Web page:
Baking & Snack - June 2018 - 34
LA MIE CALINE
chain operate under the Monts Fournil SAS, founded
by Mr. Barreteau, who, with family members, is still
actively involved in the business.
Since its last expansion, the company has steadily invested in new equipment and operational efficiencies to
add capacity, develop new products and enhance quality
and food safety. During Baking & Snack's tour of the bakery
in February, Mr. Babarit pointed out the latest installation
of a new Rademaker croissant line will bolster capacity to
16,000 pieces an hour from 9,000 on the existing system.
Likewise, the bakery is installing a new Rademaker
sheeting line with a Mecatherm proofer for yet-to-beannounced baked goods later this year.
"Our baguettes receive a
traditional resting time to
make sure they're made
the proper way."
Stéphane Babarit, La Mie Caline
A symbiotic relationship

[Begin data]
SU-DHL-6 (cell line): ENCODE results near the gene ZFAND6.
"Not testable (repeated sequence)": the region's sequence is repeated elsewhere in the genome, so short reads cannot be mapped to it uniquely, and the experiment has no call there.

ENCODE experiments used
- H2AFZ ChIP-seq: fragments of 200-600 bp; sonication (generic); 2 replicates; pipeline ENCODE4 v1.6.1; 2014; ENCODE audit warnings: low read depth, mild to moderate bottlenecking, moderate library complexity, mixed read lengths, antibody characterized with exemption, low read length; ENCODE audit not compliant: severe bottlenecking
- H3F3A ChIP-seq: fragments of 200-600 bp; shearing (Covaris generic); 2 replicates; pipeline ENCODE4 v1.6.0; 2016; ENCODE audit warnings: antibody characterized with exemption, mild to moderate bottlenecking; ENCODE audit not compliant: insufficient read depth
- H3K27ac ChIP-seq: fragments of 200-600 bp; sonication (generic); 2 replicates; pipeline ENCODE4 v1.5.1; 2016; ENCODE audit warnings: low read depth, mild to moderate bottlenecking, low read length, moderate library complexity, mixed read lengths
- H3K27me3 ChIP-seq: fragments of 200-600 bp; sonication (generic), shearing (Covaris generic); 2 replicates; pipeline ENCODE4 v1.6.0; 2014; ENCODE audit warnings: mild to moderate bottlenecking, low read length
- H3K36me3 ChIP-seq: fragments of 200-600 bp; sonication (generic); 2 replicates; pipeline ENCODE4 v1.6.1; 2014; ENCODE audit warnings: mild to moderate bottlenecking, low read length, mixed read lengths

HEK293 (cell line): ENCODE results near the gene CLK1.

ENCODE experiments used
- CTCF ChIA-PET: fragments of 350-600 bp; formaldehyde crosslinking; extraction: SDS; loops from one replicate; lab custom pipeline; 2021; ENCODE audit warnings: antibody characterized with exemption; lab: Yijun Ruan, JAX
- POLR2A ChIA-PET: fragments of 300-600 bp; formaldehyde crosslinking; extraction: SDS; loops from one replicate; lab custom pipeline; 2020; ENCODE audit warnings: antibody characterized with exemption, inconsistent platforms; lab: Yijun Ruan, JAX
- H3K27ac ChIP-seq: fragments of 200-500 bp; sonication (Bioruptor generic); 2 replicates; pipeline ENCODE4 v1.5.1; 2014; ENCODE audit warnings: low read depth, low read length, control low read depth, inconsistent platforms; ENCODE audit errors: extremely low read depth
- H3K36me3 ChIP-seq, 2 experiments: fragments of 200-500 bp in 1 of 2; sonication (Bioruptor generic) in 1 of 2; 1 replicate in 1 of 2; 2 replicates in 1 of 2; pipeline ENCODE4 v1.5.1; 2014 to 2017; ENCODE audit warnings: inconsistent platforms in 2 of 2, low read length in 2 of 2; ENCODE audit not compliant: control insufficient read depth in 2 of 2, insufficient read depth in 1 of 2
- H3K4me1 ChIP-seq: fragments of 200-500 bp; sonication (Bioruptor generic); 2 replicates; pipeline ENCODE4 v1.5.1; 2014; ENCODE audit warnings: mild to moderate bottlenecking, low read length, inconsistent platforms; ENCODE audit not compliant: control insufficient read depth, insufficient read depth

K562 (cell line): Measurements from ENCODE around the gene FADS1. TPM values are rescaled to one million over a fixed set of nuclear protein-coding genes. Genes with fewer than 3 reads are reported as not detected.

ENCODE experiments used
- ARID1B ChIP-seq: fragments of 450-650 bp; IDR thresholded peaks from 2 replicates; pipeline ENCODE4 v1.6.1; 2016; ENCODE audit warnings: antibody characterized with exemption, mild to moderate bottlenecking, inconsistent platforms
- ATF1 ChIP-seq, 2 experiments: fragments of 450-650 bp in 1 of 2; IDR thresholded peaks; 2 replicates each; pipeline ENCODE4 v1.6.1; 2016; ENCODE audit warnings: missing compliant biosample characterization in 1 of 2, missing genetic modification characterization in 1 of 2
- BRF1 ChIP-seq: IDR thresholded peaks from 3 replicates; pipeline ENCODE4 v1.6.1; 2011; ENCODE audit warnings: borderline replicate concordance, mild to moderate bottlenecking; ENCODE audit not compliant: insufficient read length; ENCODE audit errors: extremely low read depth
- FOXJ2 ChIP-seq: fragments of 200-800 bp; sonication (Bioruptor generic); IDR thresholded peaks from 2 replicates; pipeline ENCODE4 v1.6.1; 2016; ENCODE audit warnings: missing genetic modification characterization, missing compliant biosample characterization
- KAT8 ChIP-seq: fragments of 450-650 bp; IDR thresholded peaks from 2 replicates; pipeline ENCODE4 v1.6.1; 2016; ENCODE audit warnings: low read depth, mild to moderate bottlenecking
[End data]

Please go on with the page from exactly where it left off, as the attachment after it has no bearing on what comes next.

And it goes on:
At La Mie Caline's central bakery, product development
works hand in hand with production - an initiative that
Mr. Babarit has overseen during the past 10 years to encourage innovation within the confines of operational
During a tour of the facility, he noted that a crossfunctional team of franchisees and R&D personnel
dreamt up 60 product concepts last year, many of which
were developed in the central bakery's lab and test kitchen using VMI mixers, Polin ovens and a host of other
sheeting and makeup equipment. During the process, La
Mie Caline relied on internal taste testing as well as feedback from external focus groups to evaluate and finetune the prototype products.
For further validation, the company initially sold
them in a handful of La Mie Caline pilot stores to obtain direct consumer feedback. In all, Mr. Babarit announced, about 15 of those new products ended up being rolled out systemwide.
Maintaining ongoing innovation on such a large
scale requires an operation that melds highly automated
production lines with more labor-intensive ones for a
handcrafted touch. It's not unusual to see only three or
Top: After intermediate proofing, rested dough pieces travel through makeup to
gently create elongated strings.
Bottom: Yeast-raised donuts float in a fryer that flips them over halfway through
the 1 ½ -minute process.
34 Baking & Snack June 2018 / www.bakingandsnack.com